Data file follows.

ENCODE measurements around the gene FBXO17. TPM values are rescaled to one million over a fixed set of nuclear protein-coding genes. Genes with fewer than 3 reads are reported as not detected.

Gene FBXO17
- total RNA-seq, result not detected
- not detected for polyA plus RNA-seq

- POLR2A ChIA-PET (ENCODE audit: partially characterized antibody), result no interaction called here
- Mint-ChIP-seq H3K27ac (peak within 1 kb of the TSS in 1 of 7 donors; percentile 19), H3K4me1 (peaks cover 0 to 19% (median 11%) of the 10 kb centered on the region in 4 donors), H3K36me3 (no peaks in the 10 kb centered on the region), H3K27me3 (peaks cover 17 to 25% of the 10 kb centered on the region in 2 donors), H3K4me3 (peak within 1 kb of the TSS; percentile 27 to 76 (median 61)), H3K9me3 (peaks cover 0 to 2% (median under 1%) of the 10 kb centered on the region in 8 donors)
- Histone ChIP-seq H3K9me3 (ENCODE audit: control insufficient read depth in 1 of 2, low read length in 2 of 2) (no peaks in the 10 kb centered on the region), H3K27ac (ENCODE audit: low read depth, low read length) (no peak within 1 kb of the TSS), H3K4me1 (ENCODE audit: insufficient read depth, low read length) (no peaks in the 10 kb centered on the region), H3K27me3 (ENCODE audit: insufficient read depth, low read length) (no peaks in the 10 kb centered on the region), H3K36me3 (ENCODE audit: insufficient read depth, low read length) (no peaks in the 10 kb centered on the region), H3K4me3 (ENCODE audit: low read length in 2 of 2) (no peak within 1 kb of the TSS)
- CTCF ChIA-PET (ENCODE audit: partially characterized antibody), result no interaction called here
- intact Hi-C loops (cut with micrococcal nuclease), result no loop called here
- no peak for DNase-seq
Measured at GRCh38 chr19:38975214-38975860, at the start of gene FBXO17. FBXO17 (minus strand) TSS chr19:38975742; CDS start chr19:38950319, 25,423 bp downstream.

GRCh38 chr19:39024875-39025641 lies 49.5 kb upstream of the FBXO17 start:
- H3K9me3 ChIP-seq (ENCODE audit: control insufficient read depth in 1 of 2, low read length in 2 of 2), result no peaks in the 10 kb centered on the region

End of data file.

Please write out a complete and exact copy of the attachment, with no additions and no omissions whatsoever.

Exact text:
ENCODE measurements around the gene FBXO17. TPM values are rescaled to one million over a fixed set of nuclear protein-coding genes. Genes with fewer than 3 reads are reported as not detected.

Gene FBXO17
- total RNA-seq, result not detected
- not detected for polyA plus RNA-seq

- POLR2A ChIA-PET (ENCODE audit: partially characterized antibody), result no interaction called here
- Mint-ChIP-seq H3K27ac (peak within 1 kb of the TSS in 1 of 7 donors; percentile 19), H3K4me1 (peaks cover 0 to 19% (median 11%) of the 10 kb centered on the region in 4 donors), H3K36me3 (no peaks in the 10 kb centered on the region), H3K27me3 (peaks cover 17 to 25% of the 10 kb centered on the region in 2 donors), H3K4me3 (peak within 1 kb of the TSS; percentile 27 to 76 (median 61)), H3K9me3 (peaks cover 0 to 2% (median under 1%) of the 10 kb centered on the region in 8 donors)
- Histone ChIP-seq H3K9me3 (ENCODE audit: control insufficient read depth in 1 of 2, low read length in 2 of 2) (no peaks in the 10 kb centered on the region), H3K27ac (ENCODE audit: low read depth, low read length) (no peak within 1 kb of the TSS), H3K4me1 (ENCODE audit: insufficient read depth, low read length) (no peaks in the 10 kb centered on the region), H3K27me3 (ENCODE audit: insufficient read depth, low read length) (no peaks in the 10 kb centered on the region), H3K36me3 (ENCODE audit: insufficient read depth, low read length) (no peaks in the 10 kb centered on the region), H3K4me3 (ENCODE audit: low read length in 2 of 2) (no peak within 1 kb of the TSS)
- CTCF ChIA-PET (ENCODE audit: partially characterized antibody), result no interaction called here
- intact Hi-C loops (cut with micrococcal nuclease), result no loop called here
- no peak for DNase-seq
Measured at GRCh38 chr19:38975214-38975860, at the start of gene FBXO17. FBXO17 (minus strand) TSS chr19:38975742; CDS start chr19:38950319, 25,423 bp downstream.

GRCh38 chr19:39024875-39025641 lies 49.5 kb upstream of the FBXO17 start:
- H3K9me3 ChIP-seq (ENCODE audit: control insufficient read depth in 1 of 2, low read length in 2 of 2), result no peaks in the 10 kb centered on the region